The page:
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Table 5: Comparison of final outcome among various categories

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 » Discussion Top

The present study was done on 177 immunocompromised patients to evaluate the role of MPCR in diagnosis of respiratory illness. Following observations were made:

Multiplex polymerase chain reaction has higher pathogen identification rate as compared to culture alone

In our study, causative pathogen was identified by MPCR in 59.3% of patients while culture could identify only in 37.8% of cases. MPCR is targeting the 33 pathogens simultaneously, but aerobic culture done in routine can only identify the easily cultivable bacteria. Hence, if MPCR is routinely implemented in the diagnostic protocol of respiratory illness in immunocompromised patients, causative pathogen will be identified in significantly higher number of patients. Baudel et al. showed similar type of results where MPCR was positive in 66%, and culture was positive in only 40% of patients.[16] Nevertheless, it has some limitations. First, it cannot quantify the pathogen load so it is difficult to differentiate colonization from infection. Second, it cannot give the antibiotic sensitivity for which we have to rely on culture only. But still, it is a highly sensitive tool in immunocompromised patients where traditional methods for diagnosis of virus and atypical organisms are very cumbersome, and bacteria are also difficult to recover even in lung biopsy.[17]

Viral and atypical organisms are important cause of respiratory illness in immunocompromised patients

In our study, viruses were detected in 28.8% of cases. It is in line with the previous studies where the prevalence of viruses in BAL has been reported from 3.6% to 68.2%.[13],[18],[19],[20],[21] K. pneumoniae was the most frequent pathogen obtained from 32% of cases, followed by CMV (21%), and P. jirovecii (10%). In agreement with our results, there are studies where CMV has been reported as the most common viral cause of respiratory illness in immunocompromised patients.[22],[23] For P. jirovecii, high prevalence has been reported in HIV-negative immunocompromised patients. It can be highly fulminant leading to mortality as high as 50%. Although PCR is not definitive diagnosis, it cannot differentiate colonization from infection, but still, this is the most useful tool in non-HIV immunocompromised patients where organism load is too low to be detected by staining methods. Its negative predictive value is as high as 100%.[24],[25],[26] Other viruses detected in our study were Flu A, corona virus, RSV, AdV, bocavirus, enterovirus, and hMPV. These viruses have been reported as an important cause of respiratory illness in immunocompromised patients.[27],[28]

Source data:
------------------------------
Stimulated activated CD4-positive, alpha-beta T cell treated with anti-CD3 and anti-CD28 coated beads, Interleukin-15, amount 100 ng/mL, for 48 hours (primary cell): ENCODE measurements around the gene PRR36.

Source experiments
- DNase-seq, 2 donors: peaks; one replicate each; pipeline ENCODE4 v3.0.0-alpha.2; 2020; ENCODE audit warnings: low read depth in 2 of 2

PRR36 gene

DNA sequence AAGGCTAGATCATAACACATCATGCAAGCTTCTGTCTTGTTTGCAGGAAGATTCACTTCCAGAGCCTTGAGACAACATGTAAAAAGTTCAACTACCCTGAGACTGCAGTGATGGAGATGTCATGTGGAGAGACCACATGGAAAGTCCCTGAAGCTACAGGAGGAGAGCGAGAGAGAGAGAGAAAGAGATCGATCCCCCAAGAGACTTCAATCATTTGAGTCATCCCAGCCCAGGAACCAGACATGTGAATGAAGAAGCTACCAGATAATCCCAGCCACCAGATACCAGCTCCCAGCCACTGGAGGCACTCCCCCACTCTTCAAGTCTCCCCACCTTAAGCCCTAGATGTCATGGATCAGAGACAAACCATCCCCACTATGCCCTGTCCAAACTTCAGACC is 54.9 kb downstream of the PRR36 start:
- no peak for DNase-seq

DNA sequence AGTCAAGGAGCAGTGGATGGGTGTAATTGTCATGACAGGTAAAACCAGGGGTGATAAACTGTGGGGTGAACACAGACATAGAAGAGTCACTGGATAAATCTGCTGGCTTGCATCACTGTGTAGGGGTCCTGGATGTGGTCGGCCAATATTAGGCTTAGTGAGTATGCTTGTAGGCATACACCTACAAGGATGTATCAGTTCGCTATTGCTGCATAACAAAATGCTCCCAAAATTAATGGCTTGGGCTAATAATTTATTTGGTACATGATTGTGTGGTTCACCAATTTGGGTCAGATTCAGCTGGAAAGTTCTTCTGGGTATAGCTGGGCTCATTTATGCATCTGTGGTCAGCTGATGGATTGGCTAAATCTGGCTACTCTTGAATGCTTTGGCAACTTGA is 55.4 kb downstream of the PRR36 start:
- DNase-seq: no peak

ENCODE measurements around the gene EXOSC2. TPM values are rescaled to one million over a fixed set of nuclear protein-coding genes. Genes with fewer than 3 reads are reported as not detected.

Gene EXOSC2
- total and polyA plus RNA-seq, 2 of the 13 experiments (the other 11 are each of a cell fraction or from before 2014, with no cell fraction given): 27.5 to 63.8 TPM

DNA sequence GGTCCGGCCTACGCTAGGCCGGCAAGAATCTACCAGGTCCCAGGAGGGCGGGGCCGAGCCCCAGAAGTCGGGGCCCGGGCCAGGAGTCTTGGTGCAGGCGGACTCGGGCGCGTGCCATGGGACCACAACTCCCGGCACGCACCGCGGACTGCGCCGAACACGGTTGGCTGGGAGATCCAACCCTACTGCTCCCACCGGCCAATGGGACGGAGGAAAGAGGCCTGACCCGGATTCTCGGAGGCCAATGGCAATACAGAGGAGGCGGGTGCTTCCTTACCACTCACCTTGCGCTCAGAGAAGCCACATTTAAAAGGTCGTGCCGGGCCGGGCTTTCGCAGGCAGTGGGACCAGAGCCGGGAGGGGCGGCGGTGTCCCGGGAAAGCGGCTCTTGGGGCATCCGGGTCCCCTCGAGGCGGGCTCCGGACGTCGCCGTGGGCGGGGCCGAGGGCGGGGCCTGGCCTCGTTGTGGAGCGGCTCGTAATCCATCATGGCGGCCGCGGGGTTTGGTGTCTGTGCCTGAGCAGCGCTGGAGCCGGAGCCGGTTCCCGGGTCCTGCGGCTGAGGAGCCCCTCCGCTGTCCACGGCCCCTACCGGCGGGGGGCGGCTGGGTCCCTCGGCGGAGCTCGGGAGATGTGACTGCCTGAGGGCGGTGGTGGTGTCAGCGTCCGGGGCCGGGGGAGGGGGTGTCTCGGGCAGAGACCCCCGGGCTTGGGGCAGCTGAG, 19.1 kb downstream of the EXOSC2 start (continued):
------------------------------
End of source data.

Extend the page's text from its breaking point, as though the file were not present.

Cytomegalovirus deoxyribonucleic acid in bronchoalveolar lavage correlates well with the cytomegalovirus deoxyribonucleic acid in the blood in immunocompromised patients

CMV is a significant pathogen in immunocompromised patients associated with high morbidity and mortality. The definitive diagnosis is difficult as it requires transbronchial or open lung biopsy specimen. It is too risky to be performed routinely in all clinically suspected patients. Culture is also difficult to interpret and time-consuming. Now, in recent years, interest is focused on rapid molecular techniques. PCR is also not confirmatory as it can represent either viral shedding or pulmonary disease. However, if done in clinically suspected immunocompromised patients, it is most sensitive and rapid method. In our study, 21% of patients were positive for CMV DNA in BAL. Chemaly et al. have found that high CMV viral load in BAL in lung transplant recipients is strongly associated with CMV pneumonitis.[29] Our test has limitations as it was not quantitative. To obviate this, we have considered only those BAL positive for CMV DNA which were having cycling threshold value below 30. We correlated it with CMV viral load in the blood samples, and 86.3% of patients were also positive for CMV DNA in blood sample with a mean of 575,650 DNA copies/ml. According to various studies, CMV DNA in blood correlates well with CMV pneumonitis.[29],[30],[31] CMV DNA detection in BAL can give useful information if done in clinically suspected immunocompromised patients.

Mixed infection leads to more severe disease as compared to bacteria or virus alone

In our study, 34 (19.8%) patients were having mixed infections. A variable range from 14% to 38% has been reported in the previous studies.[32],[33] Most frequent pathogens associated with mixed infections were CMV and P. jirovecii. This is in concordance with several published studies.[27],[34],[35] Mortality was significantly higher in patients with mixed infections as compared to other categories. Previous studies have shown the variable outcome among patients with mixed infections. Some showing more severe clinical disease while other showing no association. Mortalities were not compared significantly in these studies as total number of deaths was less.[32],[33],[36],[37],[38] Our study differs in that we only studied immunocompromised patients so combinations of pathogens observed in mixed infections are different. To the best of our knowledge, this is the first study to evaluate the outcome of mixed infection (categorized by MPCR and culture) in immunocompromised patients. To confirm our observation, further more studies are needed.

 » Conclusion Top

Results of the present study demonstrate that viruses and atypical pathogens can be significant respiratory pathogens in immunocompromised patients leading to coinfections and high mortality. MPCR is highly sensitive and rapid tool which should be routinely implemented for the diagnosis of respiratory illness in immunocompromised patients.

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Conflicts of interest

There are no conflicts of interest.

 » References Top

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  [Figure 1]

  [Table 1], [Table 2], [Table 3], [Table 4], [Table 5]